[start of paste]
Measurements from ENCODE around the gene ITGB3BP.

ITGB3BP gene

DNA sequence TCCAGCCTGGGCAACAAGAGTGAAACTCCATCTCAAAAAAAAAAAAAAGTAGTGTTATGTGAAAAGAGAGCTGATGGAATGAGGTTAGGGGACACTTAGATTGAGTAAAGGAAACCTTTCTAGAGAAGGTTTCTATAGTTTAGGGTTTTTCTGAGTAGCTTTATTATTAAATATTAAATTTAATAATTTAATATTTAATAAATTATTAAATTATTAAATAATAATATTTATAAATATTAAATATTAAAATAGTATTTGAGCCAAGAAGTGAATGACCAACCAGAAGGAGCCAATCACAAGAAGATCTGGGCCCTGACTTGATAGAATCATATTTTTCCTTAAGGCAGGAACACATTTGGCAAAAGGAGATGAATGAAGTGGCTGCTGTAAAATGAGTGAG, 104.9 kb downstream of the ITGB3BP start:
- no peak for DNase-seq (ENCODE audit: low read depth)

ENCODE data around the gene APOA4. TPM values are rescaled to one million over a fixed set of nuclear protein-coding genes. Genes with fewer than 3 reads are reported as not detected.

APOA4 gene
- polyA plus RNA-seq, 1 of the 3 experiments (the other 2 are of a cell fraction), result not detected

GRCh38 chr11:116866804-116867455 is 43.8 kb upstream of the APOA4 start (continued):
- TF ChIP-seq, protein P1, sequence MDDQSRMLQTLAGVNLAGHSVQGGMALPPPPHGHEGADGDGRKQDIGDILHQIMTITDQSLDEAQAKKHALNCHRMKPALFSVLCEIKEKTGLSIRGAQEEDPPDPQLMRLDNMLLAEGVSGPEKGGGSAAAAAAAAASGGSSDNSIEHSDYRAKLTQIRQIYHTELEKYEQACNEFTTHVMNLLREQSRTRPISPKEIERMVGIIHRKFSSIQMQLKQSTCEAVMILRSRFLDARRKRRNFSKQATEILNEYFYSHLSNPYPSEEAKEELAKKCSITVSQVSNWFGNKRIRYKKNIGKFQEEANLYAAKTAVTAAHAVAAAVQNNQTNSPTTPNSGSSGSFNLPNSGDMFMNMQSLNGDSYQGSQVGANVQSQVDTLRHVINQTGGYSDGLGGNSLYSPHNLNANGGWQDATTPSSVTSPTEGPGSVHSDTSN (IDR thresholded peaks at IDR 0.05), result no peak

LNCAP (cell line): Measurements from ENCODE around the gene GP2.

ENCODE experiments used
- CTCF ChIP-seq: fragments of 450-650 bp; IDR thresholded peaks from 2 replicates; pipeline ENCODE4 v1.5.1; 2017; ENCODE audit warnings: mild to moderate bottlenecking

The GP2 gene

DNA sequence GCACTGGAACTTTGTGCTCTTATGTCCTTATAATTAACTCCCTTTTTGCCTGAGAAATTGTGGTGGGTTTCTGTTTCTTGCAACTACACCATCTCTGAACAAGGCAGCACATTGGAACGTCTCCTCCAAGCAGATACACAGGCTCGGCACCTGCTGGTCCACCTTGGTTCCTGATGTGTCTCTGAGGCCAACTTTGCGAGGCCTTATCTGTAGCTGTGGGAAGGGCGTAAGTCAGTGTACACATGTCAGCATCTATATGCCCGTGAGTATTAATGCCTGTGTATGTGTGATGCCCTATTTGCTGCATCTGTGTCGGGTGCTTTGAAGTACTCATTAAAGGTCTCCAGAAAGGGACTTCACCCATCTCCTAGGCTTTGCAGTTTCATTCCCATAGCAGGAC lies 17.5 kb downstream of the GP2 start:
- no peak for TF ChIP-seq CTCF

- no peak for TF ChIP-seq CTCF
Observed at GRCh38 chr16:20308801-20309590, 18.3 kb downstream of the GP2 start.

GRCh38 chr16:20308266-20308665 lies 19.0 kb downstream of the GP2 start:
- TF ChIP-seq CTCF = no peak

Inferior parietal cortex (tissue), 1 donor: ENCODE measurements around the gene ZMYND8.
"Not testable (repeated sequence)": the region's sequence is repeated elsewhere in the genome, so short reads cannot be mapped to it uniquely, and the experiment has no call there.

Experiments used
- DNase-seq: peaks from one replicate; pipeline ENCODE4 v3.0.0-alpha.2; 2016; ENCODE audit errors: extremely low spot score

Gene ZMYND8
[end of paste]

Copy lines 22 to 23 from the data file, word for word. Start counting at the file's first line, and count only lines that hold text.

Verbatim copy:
Experiments used
- DNase-seq: peaks from one replicate; pipeline ENCODE4 v3.0.0-alpha.2; 2016; ENCODE audit errors: extremely low spot score